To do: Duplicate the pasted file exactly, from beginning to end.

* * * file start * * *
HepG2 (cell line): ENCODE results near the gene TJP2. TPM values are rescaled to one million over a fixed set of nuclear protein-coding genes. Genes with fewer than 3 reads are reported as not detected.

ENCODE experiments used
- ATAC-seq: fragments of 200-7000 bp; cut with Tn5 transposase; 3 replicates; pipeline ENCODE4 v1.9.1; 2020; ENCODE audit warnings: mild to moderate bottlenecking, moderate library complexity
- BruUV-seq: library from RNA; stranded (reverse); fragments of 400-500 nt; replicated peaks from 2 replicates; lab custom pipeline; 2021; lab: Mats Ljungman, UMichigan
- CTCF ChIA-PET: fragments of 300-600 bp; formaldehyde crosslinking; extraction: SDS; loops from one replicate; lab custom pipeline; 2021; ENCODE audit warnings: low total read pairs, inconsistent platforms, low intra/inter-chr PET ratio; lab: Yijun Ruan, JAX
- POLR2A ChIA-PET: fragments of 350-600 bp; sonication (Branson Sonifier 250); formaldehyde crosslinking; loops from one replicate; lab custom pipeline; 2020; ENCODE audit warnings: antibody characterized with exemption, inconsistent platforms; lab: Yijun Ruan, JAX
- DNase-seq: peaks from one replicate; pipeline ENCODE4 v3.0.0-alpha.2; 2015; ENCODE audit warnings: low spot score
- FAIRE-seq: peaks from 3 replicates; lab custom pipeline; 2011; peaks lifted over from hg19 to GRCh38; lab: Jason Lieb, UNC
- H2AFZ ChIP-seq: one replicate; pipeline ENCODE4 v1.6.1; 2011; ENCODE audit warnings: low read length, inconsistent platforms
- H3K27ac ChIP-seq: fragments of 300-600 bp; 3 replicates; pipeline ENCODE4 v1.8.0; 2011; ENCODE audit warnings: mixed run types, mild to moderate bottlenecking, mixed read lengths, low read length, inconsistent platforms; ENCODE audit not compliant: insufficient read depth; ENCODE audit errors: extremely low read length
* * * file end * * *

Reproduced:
HepG2 (cell line): ENCODE results near the gene TJP2. TPM values are rescaled to one million over a fixed set of nuclear protein-coding genes. Genes with fewer than 3 reads are reported as not detected.

ENCODE experiments used
- ATAC-seq: fragments of 200-7000 bp; cut with Tn5 transposase; 3 replicates; pipeline ENCODE4 v1.9.1; 2020; ENCODE audit warnings: mild to moderate bottlenecking, moderate library complexity
- BruUV-seq: library from RNA; stranded (reverse); fragments of 400-500 nt; replicated peaks from 2 replicates; lab custom pipeline; 2021; lab: Mats Ljungman, UMichigan
- CTCF ChIA-PET: fragments of 300-600 bp; formaldehyde crosslinking; extraction: SDS; loops from one replicate; lab custom pipeline; 2021; ENCODE audit warnings: low total read pairs, inconsistent platforms, low intra/inter-chr PET ratio; lab: Yijun Ruan, JAX
- POLR2A ChIA-PET: fragments of 350-600 bp; sonication (Branson Sonifier 250); formaldehyde crosslinking; loops from one replicate; lab custom pipeline; 2020; ENCODE audit warnings: antibody characterized with exemption, inconsistent platforms; lab: Yijun Ruan, JAX
- DNase-seq: peaks from one replicate; pipeline ENCODE4 v3.0.0-alpha.2; 2015; ENCODE audit warnings: low spot score
- FAIRE-seq: peaks from 3 replicates; lab custom pipeline; 2011; peaks lifted over from hg19 to GRCh38; lab: Jason Lieb, UNC
- H2AFZ ChIP-seq: one replicate; pipeline ENCODE4 v1.6.1; 2011; ENCODE audit warnings: low read length, inconsistent platforms
- H3K27ac ChIP-seq: fragments of 300-600 bp; 3 replicates; pipeline ENCODE4 v1.8.0; 2011; ENCODE audit warnings: mixed run types, mild to moderate bottlenecking, mixed read lengths, low read length, inconsistent platforms; ENCODE audit not compliant: insufficient read depth; ENCODE audit errors: extremely low read length